SUMMARY

In one embodiment, a control system for an LED array relies on defining a first and a second group of separately addressed LED pixels, with the first group including pixels with an average current no less than the current at a Q point and a second group including pixels with an average current less than the current at a Q point. An amplitude signal provided to the first group of separately addressed LED pixels is selectively modulated, while further providing fixed duty cycle pulse width modulated signals. In some embodiments the duty cycle can be a DC mode 100% duty cycle. An amplitude signal provided to the second group of separately addressed LED pixels is fixed, and a modulated duty cycle is further provided.

In some embodiments, the separately addressed LED pixels further comprise a matrix pixel array.

In some embodiments, the amplitude signal of the first group is set at Iampi×Di.

In some embodiments, the amplitude signal of the second group is set at the Q point and the duty cycle is set at Di×Iampi/IQ.

In some embodiments, additional groups of separately addressed LED pixels are determined, each group having a defined amplitude.

In some embodiments, a control system for an LED array includes a first and a second group of separately addressed LED pixels and a DAC module able to selectively adjust amplitude signals. A pulse width modulator acting with the DAC module can be used to supply the first group of LED pixels with a first signal corresponding to fixed duty cycle and a modulated amplitude. In some embodiments the duty cycle can be a DC mode 100% duty cycle. The second group of LED pixels is supplied with a second signal modulated to maintain an unchanged average pixel current to the LED pixels by setting the signal amplitude with the DAC module and modulating the duty cycle.

In some embodiments, the DAC module further includes multiple DAC units. The DAC module can be configured to selectively adjust an amplitude signal provided to each of the multiple groups of separately addressed LED pixels.

In some embodiments, the separately addressed LED pixels present an image provided by an image processing unit.

In some embodiments, multiple groups of separately addressed LED pixels are determined.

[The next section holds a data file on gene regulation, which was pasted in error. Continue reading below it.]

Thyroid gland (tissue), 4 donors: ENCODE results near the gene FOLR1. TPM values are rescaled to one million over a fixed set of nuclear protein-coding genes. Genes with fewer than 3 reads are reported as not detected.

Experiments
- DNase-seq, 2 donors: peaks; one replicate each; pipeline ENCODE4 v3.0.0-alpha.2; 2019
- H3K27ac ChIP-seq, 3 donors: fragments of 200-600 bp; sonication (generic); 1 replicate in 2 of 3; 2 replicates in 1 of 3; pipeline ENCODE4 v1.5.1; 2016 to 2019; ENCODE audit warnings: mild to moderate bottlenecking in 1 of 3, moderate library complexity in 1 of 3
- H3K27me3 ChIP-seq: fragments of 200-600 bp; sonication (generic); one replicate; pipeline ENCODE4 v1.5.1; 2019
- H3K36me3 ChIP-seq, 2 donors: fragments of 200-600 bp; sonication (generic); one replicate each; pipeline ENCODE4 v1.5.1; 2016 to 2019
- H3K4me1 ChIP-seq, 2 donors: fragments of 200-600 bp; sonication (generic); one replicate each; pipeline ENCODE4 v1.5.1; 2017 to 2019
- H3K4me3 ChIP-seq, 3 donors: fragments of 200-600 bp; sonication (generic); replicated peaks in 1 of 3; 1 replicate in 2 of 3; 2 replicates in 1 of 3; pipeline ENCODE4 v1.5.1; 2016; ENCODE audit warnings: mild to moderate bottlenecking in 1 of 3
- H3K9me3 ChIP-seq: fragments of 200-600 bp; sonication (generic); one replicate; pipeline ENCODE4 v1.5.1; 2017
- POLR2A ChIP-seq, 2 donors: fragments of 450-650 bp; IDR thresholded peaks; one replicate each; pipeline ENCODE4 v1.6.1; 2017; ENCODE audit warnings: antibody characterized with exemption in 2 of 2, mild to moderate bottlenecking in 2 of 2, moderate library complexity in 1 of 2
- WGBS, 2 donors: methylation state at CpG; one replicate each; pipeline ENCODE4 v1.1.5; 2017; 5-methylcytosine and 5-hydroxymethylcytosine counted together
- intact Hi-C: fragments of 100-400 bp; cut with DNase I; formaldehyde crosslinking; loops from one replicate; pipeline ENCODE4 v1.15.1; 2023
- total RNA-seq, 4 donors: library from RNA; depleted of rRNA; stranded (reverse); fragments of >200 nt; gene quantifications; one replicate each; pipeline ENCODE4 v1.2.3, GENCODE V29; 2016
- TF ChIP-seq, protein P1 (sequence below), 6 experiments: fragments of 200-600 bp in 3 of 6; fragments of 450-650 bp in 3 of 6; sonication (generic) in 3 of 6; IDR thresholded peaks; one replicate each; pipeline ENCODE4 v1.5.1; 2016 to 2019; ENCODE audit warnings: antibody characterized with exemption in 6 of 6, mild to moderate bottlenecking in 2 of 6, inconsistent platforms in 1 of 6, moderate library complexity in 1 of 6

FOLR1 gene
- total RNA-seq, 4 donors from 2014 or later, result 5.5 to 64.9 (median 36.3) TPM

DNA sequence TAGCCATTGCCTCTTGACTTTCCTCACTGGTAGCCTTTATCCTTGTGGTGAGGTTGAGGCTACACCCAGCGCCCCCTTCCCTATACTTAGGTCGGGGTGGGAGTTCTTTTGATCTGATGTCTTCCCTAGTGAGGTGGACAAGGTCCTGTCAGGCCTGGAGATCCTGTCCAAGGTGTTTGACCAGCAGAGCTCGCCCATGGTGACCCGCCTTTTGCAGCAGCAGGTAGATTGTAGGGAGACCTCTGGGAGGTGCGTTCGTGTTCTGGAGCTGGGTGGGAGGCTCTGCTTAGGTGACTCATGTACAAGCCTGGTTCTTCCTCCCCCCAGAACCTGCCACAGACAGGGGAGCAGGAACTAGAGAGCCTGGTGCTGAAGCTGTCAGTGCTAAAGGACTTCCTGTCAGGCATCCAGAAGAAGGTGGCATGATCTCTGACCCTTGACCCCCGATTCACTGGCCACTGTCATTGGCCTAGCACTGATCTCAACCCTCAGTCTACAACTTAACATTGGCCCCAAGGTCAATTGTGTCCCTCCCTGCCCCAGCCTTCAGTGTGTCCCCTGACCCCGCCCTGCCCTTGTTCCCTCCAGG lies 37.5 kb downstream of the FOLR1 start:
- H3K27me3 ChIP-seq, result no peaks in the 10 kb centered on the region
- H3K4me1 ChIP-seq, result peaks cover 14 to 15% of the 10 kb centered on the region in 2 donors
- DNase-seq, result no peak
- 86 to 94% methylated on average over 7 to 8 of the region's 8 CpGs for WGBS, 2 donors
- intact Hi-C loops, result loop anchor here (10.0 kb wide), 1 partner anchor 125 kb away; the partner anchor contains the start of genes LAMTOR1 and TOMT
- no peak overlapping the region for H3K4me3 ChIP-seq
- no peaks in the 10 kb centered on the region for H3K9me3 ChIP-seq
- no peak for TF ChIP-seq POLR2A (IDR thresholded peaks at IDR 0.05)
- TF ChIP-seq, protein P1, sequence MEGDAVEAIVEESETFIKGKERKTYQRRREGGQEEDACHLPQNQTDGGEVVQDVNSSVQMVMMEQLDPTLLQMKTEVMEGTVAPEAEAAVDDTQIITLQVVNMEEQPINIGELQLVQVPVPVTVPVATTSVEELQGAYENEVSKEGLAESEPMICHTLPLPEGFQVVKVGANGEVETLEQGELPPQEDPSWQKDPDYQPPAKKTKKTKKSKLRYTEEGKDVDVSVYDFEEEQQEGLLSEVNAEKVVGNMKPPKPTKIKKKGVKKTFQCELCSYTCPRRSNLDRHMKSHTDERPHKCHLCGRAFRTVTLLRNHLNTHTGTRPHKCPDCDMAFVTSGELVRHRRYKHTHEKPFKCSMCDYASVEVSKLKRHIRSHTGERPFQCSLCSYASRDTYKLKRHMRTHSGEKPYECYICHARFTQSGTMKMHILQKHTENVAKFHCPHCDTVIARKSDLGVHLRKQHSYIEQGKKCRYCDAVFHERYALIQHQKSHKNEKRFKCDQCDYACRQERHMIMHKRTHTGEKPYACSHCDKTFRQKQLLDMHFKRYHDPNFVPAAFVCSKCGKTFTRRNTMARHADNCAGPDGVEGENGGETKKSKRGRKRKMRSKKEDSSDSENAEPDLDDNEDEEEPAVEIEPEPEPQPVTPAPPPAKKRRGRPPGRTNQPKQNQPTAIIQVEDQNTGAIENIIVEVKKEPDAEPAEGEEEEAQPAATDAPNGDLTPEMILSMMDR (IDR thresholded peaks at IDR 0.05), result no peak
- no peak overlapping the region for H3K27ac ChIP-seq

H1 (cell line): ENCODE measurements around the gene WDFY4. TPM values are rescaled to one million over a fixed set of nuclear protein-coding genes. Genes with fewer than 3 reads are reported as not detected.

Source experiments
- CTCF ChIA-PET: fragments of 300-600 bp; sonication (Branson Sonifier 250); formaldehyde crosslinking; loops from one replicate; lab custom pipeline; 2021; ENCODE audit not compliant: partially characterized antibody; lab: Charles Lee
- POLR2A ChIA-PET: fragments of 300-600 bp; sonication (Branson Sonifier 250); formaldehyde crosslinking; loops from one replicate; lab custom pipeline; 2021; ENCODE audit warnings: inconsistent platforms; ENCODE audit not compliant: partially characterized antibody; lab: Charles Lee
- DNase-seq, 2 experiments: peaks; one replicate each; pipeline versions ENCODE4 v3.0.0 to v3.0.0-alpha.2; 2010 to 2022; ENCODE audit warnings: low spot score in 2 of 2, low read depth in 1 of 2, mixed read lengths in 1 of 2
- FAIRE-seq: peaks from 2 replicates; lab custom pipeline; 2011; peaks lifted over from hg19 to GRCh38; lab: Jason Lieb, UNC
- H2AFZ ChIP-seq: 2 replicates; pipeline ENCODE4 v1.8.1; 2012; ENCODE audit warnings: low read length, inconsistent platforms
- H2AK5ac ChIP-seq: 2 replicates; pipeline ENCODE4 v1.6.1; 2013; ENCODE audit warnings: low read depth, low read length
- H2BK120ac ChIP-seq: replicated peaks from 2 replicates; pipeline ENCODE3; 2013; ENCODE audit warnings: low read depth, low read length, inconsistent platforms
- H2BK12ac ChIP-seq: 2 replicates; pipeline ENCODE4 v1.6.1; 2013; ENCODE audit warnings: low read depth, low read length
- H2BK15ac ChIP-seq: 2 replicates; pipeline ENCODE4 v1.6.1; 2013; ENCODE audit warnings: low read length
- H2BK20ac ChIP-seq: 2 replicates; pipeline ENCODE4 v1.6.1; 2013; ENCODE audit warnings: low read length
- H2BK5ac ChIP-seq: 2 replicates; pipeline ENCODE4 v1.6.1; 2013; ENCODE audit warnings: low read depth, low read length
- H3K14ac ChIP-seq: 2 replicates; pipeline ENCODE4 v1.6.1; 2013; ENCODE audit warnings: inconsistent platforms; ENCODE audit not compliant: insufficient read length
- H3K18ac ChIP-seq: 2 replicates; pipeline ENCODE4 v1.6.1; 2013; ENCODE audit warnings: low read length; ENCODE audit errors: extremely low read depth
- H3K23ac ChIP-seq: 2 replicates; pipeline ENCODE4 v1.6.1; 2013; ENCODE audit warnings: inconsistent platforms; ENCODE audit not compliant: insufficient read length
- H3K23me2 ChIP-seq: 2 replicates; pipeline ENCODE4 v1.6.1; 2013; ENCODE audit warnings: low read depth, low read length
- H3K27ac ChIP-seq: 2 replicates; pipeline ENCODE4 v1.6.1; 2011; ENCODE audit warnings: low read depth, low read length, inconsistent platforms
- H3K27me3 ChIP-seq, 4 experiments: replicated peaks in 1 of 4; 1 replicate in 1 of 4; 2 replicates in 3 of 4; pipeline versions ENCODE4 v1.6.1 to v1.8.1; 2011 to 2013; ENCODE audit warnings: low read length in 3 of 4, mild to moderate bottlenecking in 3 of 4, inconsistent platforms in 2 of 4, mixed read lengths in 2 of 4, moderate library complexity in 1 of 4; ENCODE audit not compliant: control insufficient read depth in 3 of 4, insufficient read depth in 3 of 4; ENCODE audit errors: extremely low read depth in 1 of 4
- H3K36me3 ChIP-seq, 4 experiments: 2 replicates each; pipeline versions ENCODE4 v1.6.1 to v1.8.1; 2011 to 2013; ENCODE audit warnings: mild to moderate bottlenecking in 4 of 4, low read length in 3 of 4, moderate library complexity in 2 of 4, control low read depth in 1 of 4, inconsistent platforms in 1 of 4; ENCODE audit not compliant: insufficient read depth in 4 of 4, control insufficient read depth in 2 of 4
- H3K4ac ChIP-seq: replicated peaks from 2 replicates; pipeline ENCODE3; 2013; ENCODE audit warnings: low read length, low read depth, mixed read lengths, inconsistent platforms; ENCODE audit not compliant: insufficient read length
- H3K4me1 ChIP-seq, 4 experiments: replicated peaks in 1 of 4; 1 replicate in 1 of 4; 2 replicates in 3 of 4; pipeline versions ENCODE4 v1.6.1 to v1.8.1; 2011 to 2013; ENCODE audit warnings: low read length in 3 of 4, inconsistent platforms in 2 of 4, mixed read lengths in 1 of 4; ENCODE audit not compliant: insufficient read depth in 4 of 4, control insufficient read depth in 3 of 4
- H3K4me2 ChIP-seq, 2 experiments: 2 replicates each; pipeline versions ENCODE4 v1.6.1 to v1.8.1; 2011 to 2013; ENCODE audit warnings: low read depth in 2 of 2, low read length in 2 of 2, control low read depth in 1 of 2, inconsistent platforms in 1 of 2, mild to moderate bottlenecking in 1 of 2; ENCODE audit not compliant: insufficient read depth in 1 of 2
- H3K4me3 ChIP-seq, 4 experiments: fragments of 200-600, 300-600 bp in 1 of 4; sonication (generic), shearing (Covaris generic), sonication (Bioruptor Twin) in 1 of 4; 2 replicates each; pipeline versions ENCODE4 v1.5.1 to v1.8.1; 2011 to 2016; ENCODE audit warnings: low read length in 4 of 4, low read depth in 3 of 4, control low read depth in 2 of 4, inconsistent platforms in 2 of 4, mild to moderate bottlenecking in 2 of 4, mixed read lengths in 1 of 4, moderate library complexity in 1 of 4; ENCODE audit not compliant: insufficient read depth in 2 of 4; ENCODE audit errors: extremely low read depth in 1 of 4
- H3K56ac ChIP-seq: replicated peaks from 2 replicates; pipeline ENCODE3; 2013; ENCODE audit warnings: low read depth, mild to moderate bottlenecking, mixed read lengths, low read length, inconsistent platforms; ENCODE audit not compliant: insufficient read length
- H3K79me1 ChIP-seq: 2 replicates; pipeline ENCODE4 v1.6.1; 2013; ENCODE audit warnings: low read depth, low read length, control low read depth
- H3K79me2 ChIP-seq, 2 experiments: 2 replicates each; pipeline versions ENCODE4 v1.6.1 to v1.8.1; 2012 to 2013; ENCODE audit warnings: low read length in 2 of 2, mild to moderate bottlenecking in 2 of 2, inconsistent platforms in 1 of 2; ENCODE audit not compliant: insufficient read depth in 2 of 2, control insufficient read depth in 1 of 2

In some embodiments, the second group has the amplitude signal fixed lower than the amplitude signal provided to the first group. The second group can also have amplitude fixed to approach peak EQE efficiency and lower overall system power usage.

In some embodiments, a control method for an LED array includes providing a first and a second group of separately addressed LED pixels. The first group is supplied with pulse width modulated signals corresponding to a fixed duty cycle and a modulated amplitude signal. In some embodiments the fixed duty cycle is a DC mode 100% duty cycle. The second group is supplied with a pulse width modulated signals corresponding to a modulated duty cycle and a fixed amplitude signal. Additional groups of separately addressed LED pixels can be determined, each group having a defined amplitude.

BRIEF DESCRIPTION OF THE DRAWINGS

FIG. 1A illustrates a conventional graph with an EQE vs. current density curve;

FIG. 1B is a flow chart illustrating a control procedure for an LED matrix array presenting an EQE vs. current density curve for individual pixels such as seen with respect to FIG. 1A;

FIG. 2A is a graph illustrating a selectively modulated duty cycle and amplitude graph;

FIG. 2B is a flow chart illustrating a control procedure for an LED matrix array such as seen with respect to FIG. 2A;

FIG. 3A is a graph illustrating a selectively modulated duty cycle and amplitude graph for various groupings;

FIG. 3B is a flow chart illustrating a control procedure for an LED matrix array such as seen with respect to FIG. 3A; and

FIG. 4 is one embodiment of pixel matrix micro-LED array system with a PWM generator driven by an image processing module; and